Created by George Kay and Jim Field Smith, Apple TV+’s thriller series ‘Hijack’ revolves around the hijacking of Flight KA29, which travels from Dubai to London. A group of individuals takes control of the flight upon threatening the pilot to kill his lover. Sam Nelson, a corporate negotiator returning to his ex-wife Marsha and son Kai, tries to negotiate with the leader of the hijackers Stuart. The series progresses through Sam’s efforts to safeguard himself and the passengers of the flight by earning the trust of Stuart and the other hijackers. Intrigued by the show’s engrossing premise, we set out to find whether the same is based on a real hijacking. Here’s what we can share about the same!
Is Hijack a True Story?
No, ‘Hijack’ is not based on a true story. The foundation of the show was created when co-creator George Kay and lead performer and executive producer Idris Elba set out to conceive an impactful series. “One thing I really wanted was to have a show that had an impact. Not necessarily, like, a message but just something that people go, “Oh, man, it’s stuck to me,” Elba told Variety. “I guess the premise was, what would [Elba’s character Sam Nelson] do if he was on a plane and it got hijacked? What would you do? And it’s kind of like, well, I’d sit there and wait and hope we don’t die? Or would you just do something about it?” he added.
Kay and co-creator Jim Field Smith then tried to build a narrative that doesn’t resemble the narratives of typical hijack/hostage movies or shows. “It takes a fresh approach to a thriller and hostage situation. There’s an amplified nature of having a ticking time bomb in a plane and what that does to human nature,” Elba told EW. The ticking bomb aspect of the episodes was originally conceived by Kay when he realized that the flight time between Dubai and London is also the runtime of the series, only for him to say to himself, “Why don’t we run it for real?” as per Deadline.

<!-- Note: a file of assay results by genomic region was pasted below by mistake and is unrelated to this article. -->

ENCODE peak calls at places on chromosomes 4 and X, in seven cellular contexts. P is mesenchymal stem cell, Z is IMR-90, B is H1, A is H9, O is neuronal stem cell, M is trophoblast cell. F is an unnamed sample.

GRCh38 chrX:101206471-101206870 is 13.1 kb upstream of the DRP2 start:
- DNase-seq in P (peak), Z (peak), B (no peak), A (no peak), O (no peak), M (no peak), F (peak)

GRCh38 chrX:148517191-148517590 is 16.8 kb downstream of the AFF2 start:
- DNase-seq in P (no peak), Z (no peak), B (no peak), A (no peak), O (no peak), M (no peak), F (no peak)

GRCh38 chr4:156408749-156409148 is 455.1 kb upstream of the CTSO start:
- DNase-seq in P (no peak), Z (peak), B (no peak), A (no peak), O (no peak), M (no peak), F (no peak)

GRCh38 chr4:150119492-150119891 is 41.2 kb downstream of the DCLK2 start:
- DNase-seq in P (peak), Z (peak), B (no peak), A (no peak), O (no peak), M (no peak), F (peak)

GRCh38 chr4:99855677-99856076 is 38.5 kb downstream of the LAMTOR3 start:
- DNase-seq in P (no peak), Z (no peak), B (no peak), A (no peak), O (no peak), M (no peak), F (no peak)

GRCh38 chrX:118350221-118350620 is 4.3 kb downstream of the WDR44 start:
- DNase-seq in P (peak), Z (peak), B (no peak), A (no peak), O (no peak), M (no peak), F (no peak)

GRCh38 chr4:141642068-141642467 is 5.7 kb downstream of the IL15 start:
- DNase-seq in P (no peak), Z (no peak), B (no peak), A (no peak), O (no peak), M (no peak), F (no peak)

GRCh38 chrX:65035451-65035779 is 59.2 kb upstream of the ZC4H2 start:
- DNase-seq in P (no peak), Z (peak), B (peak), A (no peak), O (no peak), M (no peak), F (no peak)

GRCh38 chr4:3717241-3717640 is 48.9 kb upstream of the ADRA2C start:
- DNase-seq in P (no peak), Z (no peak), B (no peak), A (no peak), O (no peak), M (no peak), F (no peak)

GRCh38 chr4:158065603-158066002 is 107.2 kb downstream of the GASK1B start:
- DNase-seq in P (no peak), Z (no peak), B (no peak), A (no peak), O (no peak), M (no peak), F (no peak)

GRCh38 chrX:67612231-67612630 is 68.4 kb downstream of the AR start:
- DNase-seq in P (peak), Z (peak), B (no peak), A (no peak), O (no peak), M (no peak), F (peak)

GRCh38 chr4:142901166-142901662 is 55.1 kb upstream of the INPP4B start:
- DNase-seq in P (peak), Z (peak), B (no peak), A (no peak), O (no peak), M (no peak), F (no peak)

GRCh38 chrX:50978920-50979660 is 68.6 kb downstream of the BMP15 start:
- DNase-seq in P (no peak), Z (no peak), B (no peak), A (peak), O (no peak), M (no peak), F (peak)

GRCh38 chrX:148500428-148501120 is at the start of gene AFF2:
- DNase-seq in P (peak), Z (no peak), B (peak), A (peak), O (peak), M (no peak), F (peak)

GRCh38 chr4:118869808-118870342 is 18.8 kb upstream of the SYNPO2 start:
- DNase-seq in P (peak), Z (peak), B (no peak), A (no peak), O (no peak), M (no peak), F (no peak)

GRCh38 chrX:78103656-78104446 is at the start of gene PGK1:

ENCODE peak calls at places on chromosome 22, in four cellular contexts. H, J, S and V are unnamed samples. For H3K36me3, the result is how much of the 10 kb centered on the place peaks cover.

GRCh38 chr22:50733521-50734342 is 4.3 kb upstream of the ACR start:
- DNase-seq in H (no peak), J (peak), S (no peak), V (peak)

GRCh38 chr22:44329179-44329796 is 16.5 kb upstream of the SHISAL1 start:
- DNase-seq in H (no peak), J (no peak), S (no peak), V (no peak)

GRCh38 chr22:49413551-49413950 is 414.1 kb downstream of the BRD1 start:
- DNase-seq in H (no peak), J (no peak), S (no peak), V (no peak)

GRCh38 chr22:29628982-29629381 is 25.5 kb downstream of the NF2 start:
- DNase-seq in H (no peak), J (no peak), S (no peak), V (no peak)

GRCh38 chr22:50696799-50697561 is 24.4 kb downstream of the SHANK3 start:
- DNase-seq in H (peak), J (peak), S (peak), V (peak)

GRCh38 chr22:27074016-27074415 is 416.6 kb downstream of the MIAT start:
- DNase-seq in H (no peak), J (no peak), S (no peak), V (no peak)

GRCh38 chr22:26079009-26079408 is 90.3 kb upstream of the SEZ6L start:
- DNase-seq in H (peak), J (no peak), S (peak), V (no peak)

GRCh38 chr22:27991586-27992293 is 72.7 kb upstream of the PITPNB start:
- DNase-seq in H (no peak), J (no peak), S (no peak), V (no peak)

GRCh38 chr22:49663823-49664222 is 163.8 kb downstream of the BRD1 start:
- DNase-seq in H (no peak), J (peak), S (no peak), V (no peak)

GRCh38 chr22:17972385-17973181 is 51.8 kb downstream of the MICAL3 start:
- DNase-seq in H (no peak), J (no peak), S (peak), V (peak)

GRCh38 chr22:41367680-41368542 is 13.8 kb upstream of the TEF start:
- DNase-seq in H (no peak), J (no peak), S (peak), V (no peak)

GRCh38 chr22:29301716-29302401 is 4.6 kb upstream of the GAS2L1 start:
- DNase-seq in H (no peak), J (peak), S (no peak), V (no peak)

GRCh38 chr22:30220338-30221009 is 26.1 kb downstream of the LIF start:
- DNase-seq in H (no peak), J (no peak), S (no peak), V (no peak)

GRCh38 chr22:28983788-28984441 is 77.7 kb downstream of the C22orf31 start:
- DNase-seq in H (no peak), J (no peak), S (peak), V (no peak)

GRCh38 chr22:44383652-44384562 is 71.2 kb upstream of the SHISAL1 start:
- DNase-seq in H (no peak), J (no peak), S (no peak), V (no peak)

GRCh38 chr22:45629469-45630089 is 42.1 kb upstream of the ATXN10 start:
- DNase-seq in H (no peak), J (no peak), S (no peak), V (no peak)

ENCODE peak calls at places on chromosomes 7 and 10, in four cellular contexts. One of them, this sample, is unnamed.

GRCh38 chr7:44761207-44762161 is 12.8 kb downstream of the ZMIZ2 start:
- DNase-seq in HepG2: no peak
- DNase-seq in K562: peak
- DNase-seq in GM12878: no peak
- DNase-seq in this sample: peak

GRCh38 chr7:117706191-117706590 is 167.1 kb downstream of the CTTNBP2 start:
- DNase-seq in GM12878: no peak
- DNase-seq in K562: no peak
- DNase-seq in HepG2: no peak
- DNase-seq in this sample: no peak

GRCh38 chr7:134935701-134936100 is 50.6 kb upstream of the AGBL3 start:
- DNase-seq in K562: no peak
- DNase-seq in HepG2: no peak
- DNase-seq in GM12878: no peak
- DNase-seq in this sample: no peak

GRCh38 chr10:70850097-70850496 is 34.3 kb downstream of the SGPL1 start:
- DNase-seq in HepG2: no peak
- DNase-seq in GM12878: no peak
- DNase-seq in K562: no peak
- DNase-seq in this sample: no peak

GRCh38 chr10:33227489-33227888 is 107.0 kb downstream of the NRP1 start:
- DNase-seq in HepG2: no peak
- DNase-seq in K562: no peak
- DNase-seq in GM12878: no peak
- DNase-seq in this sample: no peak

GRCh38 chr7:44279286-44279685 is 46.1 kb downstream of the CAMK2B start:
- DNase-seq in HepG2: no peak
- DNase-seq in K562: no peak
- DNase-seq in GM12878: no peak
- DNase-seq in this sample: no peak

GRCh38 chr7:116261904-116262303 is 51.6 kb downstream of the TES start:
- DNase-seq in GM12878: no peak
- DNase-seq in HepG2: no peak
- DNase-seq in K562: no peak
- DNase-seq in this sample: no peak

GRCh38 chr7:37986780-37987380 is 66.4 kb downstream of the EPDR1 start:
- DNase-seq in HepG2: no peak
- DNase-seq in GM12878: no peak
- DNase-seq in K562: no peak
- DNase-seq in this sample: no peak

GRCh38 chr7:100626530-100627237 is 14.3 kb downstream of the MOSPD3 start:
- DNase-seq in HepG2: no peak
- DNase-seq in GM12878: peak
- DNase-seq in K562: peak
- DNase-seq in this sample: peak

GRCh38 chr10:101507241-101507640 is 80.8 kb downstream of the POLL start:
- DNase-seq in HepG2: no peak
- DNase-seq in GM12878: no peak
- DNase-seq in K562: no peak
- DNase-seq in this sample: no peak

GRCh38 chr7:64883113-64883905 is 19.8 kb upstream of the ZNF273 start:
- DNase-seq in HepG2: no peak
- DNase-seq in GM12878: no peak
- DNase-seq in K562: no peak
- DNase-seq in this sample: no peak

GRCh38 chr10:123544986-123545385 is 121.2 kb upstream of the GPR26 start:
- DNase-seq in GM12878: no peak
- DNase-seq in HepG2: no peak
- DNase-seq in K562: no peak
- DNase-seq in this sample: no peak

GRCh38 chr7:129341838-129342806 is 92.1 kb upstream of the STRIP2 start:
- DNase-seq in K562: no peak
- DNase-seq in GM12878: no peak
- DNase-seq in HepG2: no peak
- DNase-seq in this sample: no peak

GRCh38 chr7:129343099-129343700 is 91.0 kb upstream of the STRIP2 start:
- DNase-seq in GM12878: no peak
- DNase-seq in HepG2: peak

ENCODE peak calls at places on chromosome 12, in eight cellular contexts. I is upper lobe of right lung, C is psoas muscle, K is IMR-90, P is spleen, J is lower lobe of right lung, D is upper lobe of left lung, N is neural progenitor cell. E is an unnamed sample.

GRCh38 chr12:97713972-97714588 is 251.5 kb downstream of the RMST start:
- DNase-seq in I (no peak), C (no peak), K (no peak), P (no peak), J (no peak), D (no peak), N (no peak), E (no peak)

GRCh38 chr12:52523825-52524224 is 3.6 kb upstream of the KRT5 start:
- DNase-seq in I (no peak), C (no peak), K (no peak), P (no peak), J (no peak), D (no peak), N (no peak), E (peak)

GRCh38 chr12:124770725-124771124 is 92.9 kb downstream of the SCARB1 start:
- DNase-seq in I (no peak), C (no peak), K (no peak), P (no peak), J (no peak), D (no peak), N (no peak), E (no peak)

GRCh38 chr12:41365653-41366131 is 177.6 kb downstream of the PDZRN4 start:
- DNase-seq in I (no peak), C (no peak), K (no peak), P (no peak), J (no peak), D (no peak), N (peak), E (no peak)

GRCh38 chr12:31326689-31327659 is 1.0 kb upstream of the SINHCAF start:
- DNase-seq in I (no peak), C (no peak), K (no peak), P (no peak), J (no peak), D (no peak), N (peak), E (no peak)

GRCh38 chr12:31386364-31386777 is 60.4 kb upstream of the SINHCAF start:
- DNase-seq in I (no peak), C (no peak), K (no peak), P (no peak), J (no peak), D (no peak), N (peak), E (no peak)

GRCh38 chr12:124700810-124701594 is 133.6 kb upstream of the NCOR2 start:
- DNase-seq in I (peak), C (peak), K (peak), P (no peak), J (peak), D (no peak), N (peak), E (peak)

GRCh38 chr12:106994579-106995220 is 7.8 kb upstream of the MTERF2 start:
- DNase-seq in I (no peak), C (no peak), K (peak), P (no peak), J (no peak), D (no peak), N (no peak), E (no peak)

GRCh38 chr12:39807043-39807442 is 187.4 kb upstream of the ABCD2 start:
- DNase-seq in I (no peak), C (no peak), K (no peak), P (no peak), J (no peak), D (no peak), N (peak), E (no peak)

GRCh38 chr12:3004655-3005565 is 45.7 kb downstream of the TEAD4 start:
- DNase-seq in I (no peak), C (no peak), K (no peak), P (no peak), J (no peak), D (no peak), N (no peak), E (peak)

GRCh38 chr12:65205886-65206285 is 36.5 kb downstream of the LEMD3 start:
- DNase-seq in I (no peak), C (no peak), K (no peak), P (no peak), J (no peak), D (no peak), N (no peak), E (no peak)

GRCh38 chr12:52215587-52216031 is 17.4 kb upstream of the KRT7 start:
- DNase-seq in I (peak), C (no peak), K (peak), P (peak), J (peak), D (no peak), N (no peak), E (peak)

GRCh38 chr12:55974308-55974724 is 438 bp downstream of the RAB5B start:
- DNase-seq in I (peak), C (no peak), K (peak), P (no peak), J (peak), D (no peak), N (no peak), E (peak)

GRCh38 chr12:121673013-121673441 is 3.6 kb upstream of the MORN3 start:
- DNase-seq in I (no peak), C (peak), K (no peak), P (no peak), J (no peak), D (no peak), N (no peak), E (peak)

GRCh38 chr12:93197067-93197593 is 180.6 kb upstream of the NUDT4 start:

“It felt like a magnified experience of a hijacking and just felt right,” Kay told Deadline about following the flight minute-by-minute. The show’s narrative structure allowed Kay and Smith to make it more rooted in reality. The series depicts the passengers and the crew members’ angst and fears in detail, which adds to the authenticity of the narrative despite it being fictional. Another prominent storyline of the series follows Zahra Gahfoor, an officer of the counter-terrorism wing based in London.
Through Zahra’s storyline, the series opens a window into the intricate law enforcement and bureaucratic procedures involved with flight hijackings. “It is an examination of the procedures and attitudes [within the government and law enforcement], and that becomes a focal point of the storytelling,” Elba added to EW.
Is Flight KA29 a Real Airplane?
No, Flight KA29 is not a real airplane. The same is a fictional flight named after the fictional airplane company Kingdom. Although a company named “Kingdom Airlines” once existed based in the United Kingdom, the same is not related to the hijacked flight in the series. Kay and Smith must have named the airline company “Kingdom” for the same to appear similar to Emirates, one of the most prominent airlines based in Dubai. The word “kingdom” can be considered as a synonym of “emirate” as well. However, to be clear, Kingdom’s KA29 doesn’t have any relation with the flights of Emirates.
Even though Flight KA29’s passengers are fictional, Kay and Smith’s show succeeds in portraying the impact of a flight hijacking on the people aboard realistically. The two men who try to attack one of the hijackers, the old woman who seeks comfort in a pill, the crew member who prays, and the priest who says that prayer cannot save them show us how differently each individual approaches a life-threatening occurrence. This psychological exploration of the passengers of the flight makes ‘Hijack’ distinct from other hijack-oriented films and television shows.
Read More: Where is Hijack Filmed?